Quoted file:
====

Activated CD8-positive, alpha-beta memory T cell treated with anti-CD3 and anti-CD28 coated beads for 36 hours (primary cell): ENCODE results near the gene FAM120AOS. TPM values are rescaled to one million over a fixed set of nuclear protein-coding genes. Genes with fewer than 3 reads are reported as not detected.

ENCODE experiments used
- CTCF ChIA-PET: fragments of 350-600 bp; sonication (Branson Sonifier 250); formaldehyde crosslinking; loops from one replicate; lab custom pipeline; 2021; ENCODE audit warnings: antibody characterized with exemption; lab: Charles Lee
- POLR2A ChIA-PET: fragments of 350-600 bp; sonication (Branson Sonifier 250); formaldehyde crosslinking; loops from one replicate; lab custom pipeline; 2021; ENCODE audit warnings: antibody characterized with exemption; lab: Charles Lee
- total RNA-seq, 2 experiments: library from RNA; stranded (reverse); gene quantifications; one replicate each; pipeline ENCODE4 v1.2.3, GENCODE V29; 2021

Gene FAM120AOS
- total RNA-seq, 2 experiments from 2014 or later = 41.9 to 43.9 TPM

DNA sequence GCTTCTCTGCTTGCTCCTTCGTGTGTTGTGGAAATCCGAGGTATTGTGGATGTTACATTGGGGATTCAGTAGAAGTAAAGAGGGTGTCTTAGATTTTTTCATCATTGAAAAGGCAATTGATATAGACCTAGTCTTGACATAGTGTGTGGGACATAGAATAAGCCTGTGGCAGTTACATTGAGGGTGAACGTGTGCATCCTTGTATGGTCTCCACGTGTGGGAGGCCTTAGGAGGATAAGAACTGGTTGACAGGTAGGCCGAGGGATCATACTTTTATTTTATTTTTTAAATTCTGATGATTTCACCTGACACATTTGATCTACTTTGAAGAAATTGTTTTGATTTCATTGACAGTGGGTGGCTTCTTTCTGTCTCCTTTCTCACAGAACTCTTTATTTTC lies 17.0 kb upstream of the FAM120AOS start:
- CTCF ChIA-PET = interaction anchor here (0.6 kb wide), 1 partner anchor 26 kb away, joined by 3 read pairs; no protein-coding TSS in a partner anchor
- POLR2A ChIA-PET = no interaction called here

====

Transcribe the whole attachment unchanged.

Activated CD8-positive, alpha-beta memory T cell treated with anti-CD3 and anti-CD28 coated beads for 36 hours (primary cell): ENCODE results near the gene FAM120AOS. TPM values are rescaled to one million over a fixed set of nuclear protein-coding genes. Genes with fewer than 3 reads are reported as not detected.

ENCODE experiments used
- CTCF ChIA-PET: fragments of 350-600 bp; sonication (Branson Sonifier 250); formaldehyde crosslinking; loops from one replicate; lab custom pipeline; 2021; ENCODE audit warnings: antibody characterized with exemption; lab: Charles Lee
- POLR2A ChIA-PET: fragments of 350-600 bp; sonication (Branson Sonifier 250); formaldehyde crosslinking; loops from one replicate; lab custom pipeline; 2021; ENCODE audit warnings: antibody characterized with exemption; lab: Charles Lee
- total RNA-seq, 2 experiments: library from RNA; stranded (reverse); gene quantifications; one replicate each; pipeline ENCODE4 v1.2.3, GENCODE V29; 2021

Gene FAM120AOS
- total RNA-seq, 2 experiments from 2014 or later = 41.9 to 43.9 TPM

DNA sequence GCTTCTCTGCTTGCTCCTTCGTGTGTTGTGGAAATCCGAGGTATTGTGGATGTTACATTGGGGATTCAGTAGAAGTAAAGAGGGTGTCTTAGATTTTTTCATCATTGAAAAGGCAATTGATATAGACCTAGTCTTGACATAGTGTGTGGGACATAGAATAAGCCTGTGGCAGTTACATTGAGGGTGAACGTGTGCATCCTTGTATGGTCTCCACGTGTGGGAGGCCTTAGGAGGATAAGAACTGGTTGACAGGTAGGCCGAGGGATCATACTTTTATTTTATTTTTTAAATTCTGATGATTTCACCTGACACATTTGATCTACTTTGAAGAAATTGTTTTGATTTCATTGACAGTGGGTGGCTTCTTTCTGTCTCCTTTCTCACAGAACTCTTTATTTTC lies 17.0 kb upstream of the FAM120AOS start:
- CTCF ChIA-PET = interaction anchor here (0.6 kb wide), 1 partner anchor 26 kb away, joined by 3 read pairs; no protein-coding TSS in a partner anchor
- POLR2A ChIA-PET = no interaction called here